SALT LAKE CITY — As a football independent, BYU considers itself a notch above Group of 5 (mid-major) programs. School administrators or coaches have described it as a Power 5 team without a conference. Other times they claim to be somewhere between a P5 and a G5 program.
In any case, the Cougars have a chance to improve their image, starting Friday at Utah State. Rivalry games always say something. But is this just another game as an independent, or an audition for a return to the Mountain West?
Not that the MWC knows of.
Commissioner Craig Thompson said in an e-mail Tuesday that "BYU has not recently been discussed as a potential member."
He went on to say, "With 12 football-playing schools divided into two six-team divisions, it is a model that works quite well."
At the same time, BYU hasn't asked, either.
It’s not hard to see what joining its former conference would do for the Cougars. They would be in the mix for a New Year's Six bowl invitation, as a G5 member. Don’t scoff. Boise State has been to three Fiesta Bowls using that formula.
The 2014 Broncos made the Fiesta Bowl after losing two games.
If BYU loses two games, it’s hello, Whatever Bowl.
Dominating a conference — even a smaller one — can lead to significant strides. BYU knows that. It won a national championship that way. That’s why playing in the Mountain West makes sense for the Cougars. But they aren’t feeling it. For BYU’s administration and fans, it would constitute an official designation as a “mid-major” program.
This year, the Cougars almost have a Mountain West schedule. They play six MWC teams, but also East Carolina of the American Athletic Conference and independent UMass. That makes eight of their 13 games against G5 teams. One opponent — Portland State in the season opener — is an FCS school.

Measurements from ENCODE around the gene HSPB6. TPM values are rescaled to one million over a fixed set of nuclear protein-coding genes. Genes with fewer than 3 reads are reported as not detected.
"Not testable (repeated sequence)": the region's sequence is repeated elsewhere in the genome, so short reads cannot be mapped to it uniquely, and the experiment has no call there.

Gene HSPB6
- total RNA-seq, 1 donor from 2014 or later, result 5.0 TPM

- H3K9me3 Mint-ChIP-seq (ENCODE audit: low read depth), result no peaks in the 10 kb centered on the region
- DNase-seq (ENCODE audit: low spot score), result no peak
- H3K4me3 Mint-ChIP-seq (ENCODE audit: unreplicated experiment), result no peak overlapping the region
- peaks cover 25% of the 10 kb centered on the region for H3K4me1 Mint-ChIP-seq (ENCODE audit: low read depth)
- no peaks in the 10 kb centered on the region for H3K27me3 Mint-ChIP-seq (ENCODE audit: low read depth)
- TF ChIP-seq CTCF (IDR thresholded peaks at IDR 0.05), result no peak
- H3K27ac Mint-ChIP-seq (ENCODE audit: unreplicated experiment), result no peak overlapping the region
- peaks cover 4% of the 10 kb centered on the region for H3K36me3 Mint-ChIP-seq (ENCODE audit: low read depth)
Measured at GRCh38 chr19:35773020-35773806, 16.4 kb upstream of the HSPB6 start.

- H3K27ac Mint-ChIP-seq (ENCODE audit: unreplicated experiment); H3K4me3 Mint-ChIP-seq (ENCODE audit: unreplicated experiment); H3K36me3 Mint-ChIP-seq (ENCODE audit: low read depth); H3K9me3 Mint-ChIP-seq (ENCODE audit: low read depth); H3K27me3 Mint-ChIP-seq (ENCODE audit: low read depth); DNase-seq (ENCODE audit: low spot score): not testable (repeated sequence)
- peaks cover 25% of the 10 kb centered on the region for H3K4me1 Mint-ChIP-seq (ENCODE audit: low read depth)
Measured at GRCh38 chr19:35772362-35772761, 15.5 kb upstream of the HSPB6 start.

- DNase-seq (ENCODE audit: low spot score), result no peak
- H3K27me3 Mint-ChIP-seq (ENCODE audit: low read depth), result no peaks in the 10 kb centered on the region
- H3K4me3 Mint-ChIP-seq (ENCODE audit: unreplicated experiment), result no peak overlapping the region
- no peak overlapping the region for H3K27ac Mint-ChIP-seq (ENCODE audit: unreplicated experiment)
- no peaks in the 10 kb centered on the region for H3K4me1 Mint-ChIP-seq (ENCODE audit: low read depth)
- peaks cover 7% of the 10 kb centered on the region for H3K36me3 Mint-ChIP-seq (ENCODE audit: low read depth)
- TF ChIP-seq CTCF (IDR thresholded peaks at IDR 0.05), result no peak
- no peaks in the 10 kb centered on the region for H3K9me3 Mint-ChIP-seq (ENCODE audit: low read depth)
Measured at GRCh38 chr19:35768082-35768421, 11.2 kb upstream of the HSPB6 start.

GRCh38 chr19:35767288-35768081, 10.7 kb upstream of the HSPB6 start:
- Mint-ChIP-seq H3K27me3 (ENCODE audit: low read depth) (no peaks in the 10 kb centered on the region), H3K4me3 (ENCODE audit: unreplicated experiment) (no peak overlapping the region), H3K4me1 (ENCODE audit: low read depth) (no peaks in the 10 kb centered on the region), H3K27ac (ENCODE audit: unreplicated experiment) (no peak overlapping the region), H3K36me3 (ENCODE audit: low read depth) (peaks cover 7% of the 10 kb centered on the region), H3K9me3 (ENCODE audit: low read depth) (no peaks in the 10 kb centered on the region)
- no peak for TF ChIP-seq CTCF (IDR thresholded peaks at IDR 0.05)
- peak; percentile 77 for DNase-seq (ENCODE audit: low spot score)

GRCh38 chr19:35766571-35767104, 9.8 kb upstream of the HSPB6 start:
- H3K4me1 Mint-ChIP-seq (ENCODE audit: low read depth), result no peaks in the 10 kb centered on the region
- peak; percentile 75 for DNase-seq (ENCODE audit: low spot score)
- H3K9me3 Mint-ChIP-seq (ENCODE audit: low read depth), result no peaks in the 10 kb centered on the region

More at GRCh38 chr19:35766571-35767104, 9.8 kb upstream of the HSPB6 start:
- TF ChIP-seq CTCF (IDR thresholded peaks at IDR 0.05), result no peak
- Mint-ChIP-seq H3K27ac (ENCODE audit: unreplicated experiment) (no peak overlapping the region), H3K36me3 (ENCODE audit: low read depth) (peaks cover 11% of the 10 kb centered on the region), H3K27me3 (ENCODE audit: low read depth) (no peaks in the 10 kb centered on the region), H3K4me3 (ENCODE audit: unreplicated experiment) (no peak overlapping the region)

For those who love BYU playing power schools, rejoining the MWC is a non-starter. Why play eight or nine G5 conference games in a season when they’re playing four to six P5 schools a year? But for anyone looking toward major bowls, a conference arrangement is the realistic option.
Meanwhile, there’s pressure for the Cougars on Friday in Logan simply because they play an instate opponent they nearly always beat. A loss would take BYU’s season from discouraging to soul-crushing. Winning out against a string of G5 teams won’t mean much when bowl selection day arrives. After Utah State (2-2), the Cougars play a surprisingly tame Boise State (2-2), followed by the SEC’s Mississippi State (3-1). But East Carolina (1-3), San Jose State (1-4), Fresno State (1-2), UNLV (1-2), UMass (0-5) and Hawaii (2-2) are road kill.
Not an eye-catcher in the bunch.
BYU could go 8-0 the rest of the way and not feel good about the season.
Whether BYU is too good for a G5 conference is debatable. Lately it doesn’t look that way. BYU is 13-20 against P5 schools since going independent, but its 23 wins since 2003 are tied for first among non-P5s.
Meanwhile, the Cougars are 15-6 against Mountain West teams since going independent. The Cougars have had no problem making their case when it comes to playing USU; they have won 15 of the last 17 and 25 of the last 28.
As for producing NFL players, BYU has more (13) than every MWC team except Boise State (17). After that comes Utah State (11), Fresno State (10), San Jose State, (9) San Diego State (8) and Colorado State (8), according to ESPN’s numbers. By comparison, Cal — picked next-to-last in the Pac-12 this year — has 30 NFL players. Other bottom-feeders such as Oregon State and Arizona have 22 and nine, respectively.
Considering its following and facilities, BYU can still make a strong case for a power conference. But nobody is asking. Whatever the case, there’s no doubt adding the Cougars to the MWC would be a boost for the USU-BYU rivalry. From the Aggies' side, it’s already huge.
“It is a big rivalry to us,” USU coach Matt Wells said. “It gets our guys excited. The stadium will be electric Friday night.”
Imagine how much more electric if the game had conference ramifications.